where the right-hand side is dimensionless.
Ψ has the dimension of 1/m1/2 (one
dimensional) and 1/m3/2 (three dimensional).
Example

Normalize the wave function e–r/a .
0

Hint 1:

Hint 2:



0
n  ax
xe
n!
dx  n 1
a
 
2
0
0
f ( x, y, z )dxdydz 
Whole Space

0
f (r , ,  )r 2 dr sin dd
Hint 2
 
2
0
0
 f ( x, y, z)dxdydz   
Whole Space
0
f (r , ,  )r dr sin dd
2
Example

The normalization constant is given by
N
 
2
1
  dxdydz
2
1


2

r
sin drdd

2
r sin drdd   e
2
 2 r / a0
0

2
0
0
r dr sin d  d
2
2
3


2

2



a
0
3
(2 / a0 )


0
N
sin d   cos 0  2

1
a
3
0
;   Ne
 r / a0

1
a
3
0
er / a0
Dimension 1/m3/2
Normalization and
time-dependent SE

If Ψ is a normalized solution of timeindependent SE, Ψeik for any real value of k
is also a normalized solution of SE because
e
ik 2

 e
ik

*
 
eik   *e ik
 ik ik
 e e 
2


eik

2
The simplest example is when eiπ = –1. Ψ and
–Ψ are both normalized and with the same
probability density |Ψ|2.
Normalization and
time-dependent SE


Therefore, both Ψ and Ψeik correspond to the
same time-independent system. In other
words, a time-independent wave function has
inherent arbitrariness of eik where k is any
real number. For example, Ψ and –Ψ
represent the same time-independent state.
Let us revisit time-dependent and
independent Schrödinger equations.
Time-dependent
vs. time-independent
æ 2p
ö
iç
x-2pn t ÷
è l
ø
¶
¶
i
Y=i
e
= i -i2pn e
¶t
¶t
2 h
= -i
2pnY = hnY = EY
2p
¶
¶
i
Y=i
e
¶t
¶t
E
-i t
(
æ Eö
= i ç -i ÷ e
è
ø
)
E
-i t
æ 2p
ö
iç
x-2pn t ÷
è l
ø
= EY
Time-dependent
vs. time-independent
( x, t )  x ( x)t (t )  x ( x)e
E
i t

Time-dependent Schrödinger equation
¶
¶
¶ -i E t
HY(x,t) = i
Y(x,t) = Y x (x)i
Y t (t) = Y x (x)i
e
¶t
¶t
¶t
= EY x (x)Y t (t) = EY(x,t)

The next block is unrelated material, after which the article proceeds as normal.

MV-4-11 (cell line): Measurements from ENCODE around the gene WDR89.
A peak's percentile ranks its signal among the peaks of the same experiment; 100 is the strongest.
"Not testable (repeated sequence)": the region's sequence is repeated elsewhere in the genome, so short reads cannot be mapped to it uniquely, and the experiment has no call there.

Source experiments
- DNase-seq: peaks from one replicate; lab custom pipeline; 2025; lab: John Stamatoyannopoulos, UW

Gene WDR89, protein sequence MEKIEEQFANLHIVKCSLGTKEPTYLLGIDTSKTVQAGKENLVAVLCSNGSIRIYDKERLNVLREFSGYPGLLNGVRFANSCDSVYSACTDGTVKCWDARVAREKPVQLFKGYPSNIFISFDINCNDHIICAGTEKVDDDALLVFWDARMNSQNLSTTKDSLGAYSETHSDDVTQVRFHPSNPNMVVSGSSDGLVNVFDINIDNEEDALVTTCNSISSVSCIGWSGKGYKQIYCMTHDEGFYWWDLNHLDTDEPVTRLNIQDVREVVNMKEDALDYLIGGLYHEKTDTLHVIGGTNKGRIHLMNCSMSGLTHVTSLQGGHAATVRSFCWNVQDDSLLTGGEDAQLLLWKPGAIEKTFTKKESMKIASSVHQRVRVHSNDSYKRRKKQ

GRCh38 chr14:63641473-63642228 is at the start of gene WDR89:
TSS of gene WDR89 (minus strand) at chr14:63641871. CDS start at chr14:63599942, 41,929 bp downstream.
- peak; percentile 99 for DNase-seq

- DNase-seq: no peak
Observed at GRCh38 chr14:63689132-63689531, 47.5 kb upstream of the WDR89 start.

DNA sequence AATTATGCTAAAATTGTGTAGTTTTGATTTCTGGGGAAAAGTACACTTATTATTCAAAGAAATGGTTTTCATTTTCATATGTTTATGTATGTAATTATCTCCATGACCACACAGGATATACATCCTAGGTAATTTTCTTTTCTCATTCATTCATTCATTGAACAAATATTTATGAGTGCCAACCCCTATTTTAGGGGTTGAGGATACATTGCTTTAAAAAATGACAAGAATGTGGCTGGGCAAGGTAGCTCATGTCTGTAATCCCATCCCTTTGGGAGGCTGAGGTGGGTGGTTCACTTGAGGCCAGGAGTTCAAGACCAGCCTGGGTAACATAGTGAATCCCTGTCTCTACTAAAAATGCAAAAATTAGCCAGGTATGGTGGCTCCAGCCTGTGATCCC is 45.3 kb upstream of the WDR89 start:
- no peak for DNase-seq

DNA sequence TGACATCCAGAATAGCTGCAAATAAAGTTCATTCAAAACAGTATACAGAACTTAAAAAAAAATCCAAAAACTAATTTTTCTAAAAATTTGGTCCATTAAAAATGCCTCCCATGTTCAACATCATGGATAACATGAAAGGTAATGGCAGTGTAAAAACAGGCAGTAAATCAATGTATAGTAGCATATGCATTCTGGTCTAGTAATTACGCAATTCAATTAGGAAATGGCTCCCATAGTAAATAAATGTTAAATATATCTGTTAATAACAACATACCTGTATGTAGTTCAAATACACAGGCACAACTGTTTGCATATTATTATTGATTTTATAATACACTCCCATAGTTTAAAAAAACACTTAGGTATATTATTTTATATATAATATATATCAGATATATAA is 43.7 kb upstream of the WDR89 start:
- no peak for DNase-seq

Time-independent Schrödinger equation
If we substitute the wave function into time-dependent
equation we arrive at time-independent one.
Normalization and
time-dependent SE

This means even though this wave function
has apparent time-dependence
( x, t )  x ( x)t (t )  x ( x)e

E
i t

it should be representing time-independent
physical state.
E
i t
In fact e  (which we call “phase”) is viewed
as the arbitrariness eik. Probability density is
 ( x, t )  x ( x)e
2
E 2
i t

 x ( x)
2
Essentially
time-independent!
Time-dependent
vs. time-independent
( x, t )  x ( x)t (t )  x ( x)e
E
i t

What is a “phase”?
( x, t )  x ( x)t (t )  x ( x)e
E
i t

Allowable forms of
wave functions


The Born interpretation:
the square of a wave
function is a probability
density.
This immediately bars a
wave function like figure
(c), because a probability
should be a unique value
(single valued)
Allowable forms of
wave functions


to unity, when all
possibilities are included.
Square of a wave function
should integrate to unity.
This bars a function like (d)
because it integrates to
infinity regardless of any
nonzero normalization
constant (square
2
integrable).
ò Y¢ dx = 1
Allowable forms of
wave functions

Apart from the Born
interpretation, the form of
the Schrödinger equation
itself set some conditions
for a wave function.
2
2
é
ù
d
ˆ
ˆ
HY = ê + V (x)ú Y = EY
2
ë 2m dx
û

The second derivatives of a
wave function must be well
defined.
Allowable forms of
wave functions


For the second derivative
to exist, the wave function
must be continuous,
prohibiting a function like
(a) which is discontinous.
It is also impossible to
imagine a system where
the probability density
changes abruptly.
Allowable forms of
wave functions


For the second derivatives
to be nonsingular, the wave
function should usually be
smooth, discouraging a
kinked function like (b).
There are exceptions.
When the potential V also
has a singularity, a kinked
wave function is possible.
Existence of first and
second derivatives
Summary



The Born interpretation relates the wave
function to the probability density of a
particle.
A wave function can be normalized such that
square of it integrates to unity (100 %
probability of finding a particle somewhere).
A wave function should be single-valued,
square-integrable, continuous, and
(smooth)*.
*Exceptions exist.
```